Meet The Lockheed Martin Photographer Responsible For Taking Stunning Aerial Photos Of The World's Most Advanced Jets

F-22 jets lockheed martinLiz Kaszynski/Lockheed MartinF-22 Raptors at Hickam Air Force Base, Hawaii.

One woman is behind the incredible aerial photographs of Lockheed Martin’s new F-35 Joint Strike Fighter. Liz Kaszynski is one of ten trained and certified aerial photographers employed at the Lockheed Martin, the aerospace giant responsible for developing the next-generation plane.

Liz kaszynski lockheed martin photographerYouTube/Lockheed MartinLockheed Martin’s sole female aerial photographer Liz Kaszynski.

Their job is to fly in the backseat of fighter jets and capture photographs of aircraft in flight.

Kaszynski is the only female aerial photographer for the world’s most expensive fighter jet, the F-35.

Along with the F-35, she also captures and choreographs F-16s and F-22s performing incredible maneuvers mid-flight.

“Good shots just don’t happen, and communication is absolutely key. I spend the entire flight from the time we’re taking off until we land talking to my pilot,” Kaszynski said in an interview published on the company’s website.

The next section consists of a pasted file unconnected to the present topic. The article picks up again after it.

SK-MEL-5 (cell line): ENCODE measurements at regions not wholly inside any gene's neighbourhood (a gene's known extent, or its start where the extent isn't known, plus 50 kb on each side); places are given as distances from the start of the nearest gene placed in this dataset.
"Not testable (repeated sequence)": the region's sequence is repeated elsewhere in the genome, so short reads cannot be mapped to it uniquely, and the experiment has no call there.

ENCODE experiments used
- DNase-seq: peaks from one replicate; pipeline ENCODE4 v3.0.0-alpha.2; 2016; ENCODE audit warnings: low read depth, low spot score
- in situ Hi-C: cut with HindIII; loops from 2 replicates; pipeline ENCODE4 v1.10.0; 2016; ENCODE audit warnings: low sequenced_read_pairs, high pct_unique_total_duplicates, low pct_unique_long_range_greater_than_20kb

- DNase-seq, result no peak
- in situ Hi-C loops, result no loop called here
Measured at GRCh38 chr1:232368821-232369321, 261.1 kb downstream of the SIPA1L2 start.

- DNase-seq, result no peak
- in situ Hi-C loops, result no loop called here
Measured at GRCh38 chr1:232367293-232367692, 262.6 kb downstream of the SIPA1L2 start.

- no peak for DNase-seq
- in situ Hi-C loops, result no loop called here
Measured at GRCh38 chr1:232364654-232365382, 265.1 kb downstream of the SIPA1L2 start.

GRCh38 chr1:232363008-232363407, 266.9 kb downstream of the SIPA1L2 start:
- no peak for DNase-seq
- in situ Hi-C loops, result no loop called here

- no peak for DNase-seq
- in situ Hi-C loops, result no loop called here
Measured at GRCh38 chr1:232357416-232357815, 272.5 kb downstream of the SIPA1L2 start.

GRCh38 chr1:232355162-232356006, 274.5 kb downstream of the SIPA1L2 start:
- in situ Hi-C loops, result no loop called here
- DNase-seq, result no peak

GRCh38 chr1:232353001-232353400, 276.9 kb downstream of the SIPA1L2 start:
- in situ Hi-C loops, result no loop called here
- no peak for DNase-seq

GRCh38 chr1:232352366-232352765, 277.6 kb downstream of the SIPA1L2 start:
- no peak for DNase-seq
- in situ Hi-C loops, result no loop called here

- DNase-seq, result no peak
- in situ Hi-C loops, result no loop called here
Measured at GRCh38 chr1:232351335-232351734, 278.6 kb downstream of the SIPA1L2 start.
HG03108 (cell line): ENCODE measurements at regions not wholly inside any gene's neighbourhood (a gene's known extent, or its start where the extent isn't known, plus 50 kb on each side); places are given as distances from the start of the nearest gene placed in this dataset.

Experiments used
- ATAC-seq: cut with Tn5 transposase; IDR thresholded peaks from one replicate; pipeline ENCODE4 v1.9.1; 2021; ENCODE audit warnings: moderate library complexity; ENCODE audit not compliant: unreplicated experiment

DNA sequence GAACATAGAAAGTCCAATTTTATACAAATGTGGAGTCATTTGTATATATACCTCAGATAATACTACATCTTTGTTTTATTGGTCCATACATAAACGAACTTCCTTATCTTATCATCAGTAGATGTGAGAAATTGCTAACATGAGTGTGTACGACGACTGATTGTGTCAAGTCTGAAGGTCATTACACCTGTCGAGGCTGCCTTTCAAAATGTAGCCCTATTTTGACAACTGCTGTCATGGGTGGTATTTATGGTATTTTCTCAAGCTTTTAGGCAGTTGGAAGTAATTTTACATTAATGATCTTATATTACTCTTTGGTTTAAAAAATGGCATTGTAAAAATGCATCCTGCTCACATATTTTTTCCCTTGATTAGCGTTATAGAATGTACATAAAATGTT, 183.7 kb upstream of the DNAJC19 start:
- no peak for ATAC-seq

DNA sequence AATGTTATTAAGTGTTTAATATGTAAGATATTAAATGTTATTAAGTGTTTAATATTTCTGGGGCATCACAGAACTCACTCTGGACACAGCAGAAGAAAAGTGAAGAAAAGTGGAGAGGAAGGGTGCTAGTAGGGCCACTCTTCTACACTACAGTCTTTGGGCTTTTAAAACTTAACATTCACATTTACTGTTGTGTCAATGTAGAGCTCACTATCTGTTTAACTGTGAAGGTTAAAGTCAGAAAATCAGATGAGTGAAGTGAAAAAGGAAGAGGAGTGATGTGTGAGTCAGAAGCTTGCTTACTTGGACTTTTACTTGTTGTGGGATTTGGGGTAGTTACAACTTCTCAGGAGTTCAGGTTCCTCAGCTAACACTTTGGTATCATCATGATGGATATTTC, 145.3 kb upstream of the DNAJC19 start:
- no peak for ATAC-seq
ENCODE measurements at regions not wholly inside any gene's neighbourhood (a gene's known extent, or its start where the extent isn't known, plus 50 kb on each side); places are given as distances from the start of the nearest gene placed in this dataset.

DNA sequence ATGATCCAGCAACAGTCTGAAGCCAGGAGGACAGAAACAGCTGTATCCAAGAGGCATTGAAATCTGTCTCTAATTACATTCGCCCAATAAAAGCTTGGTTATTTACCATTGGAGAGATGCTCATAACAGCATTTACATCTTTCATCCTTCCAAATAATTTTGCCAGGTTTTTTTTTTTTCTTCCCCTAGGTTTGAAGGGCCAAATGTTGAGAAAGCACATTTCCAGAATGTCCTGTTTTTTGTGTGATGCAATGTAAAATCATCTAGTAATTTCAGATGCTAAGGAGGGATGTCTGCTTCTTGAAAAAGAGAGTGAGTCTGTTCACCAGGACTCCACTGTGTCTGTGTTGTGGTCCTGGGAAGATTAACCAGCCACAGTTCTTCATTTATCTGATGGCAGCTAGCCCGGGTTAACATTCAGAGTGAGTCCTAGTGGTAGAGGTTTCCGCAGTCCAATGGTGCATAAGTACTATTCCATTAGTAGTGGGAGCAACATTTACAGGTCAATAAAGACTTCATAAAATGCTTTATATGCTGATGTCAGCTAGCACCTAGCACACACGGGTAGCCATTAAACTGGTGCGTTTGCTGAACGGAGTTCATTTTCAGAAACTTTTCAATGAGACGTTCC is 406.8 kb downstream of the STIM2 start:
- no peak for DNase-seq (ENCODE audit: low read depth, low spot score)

Kaszynski works in a creatively demanding and extremely fast paced environment, but she must also physically train her body to be able to withstand the incredible strain that high-octane flying places on the body.

She is required to do undergo the same training as a pilot, short of learning how to fly the aircraft.

“They teach you about G-strain, which is how you strain to keep the blood up to your head while you’re pulling G’s,” she said.

Another unique dynamic she experiences during every flight is the weight of her camera, which becomes approximately 25-pounds under the plane’s G-force.

“You’re trying to hold it up, take the picture, G-strain, and keep your horizons straight,” Kaszynski said.

Like a movie director, Kaszynski calls the shots in her camera frame — except with everything moving at the speed of sound.

“You’re looking to get the dynamic action shots,” she told the Washington Post.

“You want them manoeuvring. You want them going vertical, popping their flares, showing the excitement of what fighter jets do,” she said.

Here are a few more of our favourites images shot by Kaszynski for Lockheed Martin:

F-35 lockheed martinLiz Kaszynski/Lockheed MartinThe fifth Lockheed Martin F-35B Lightning II Short Take Off/Vertical Landing flight test aircraft delivered to the Marine Corps arrives at Naval Air Station (NAS) Patuxent River, Md.,

Below is a video interview and footage of Kaszynski at work, courtesy of Lockheed Martin:

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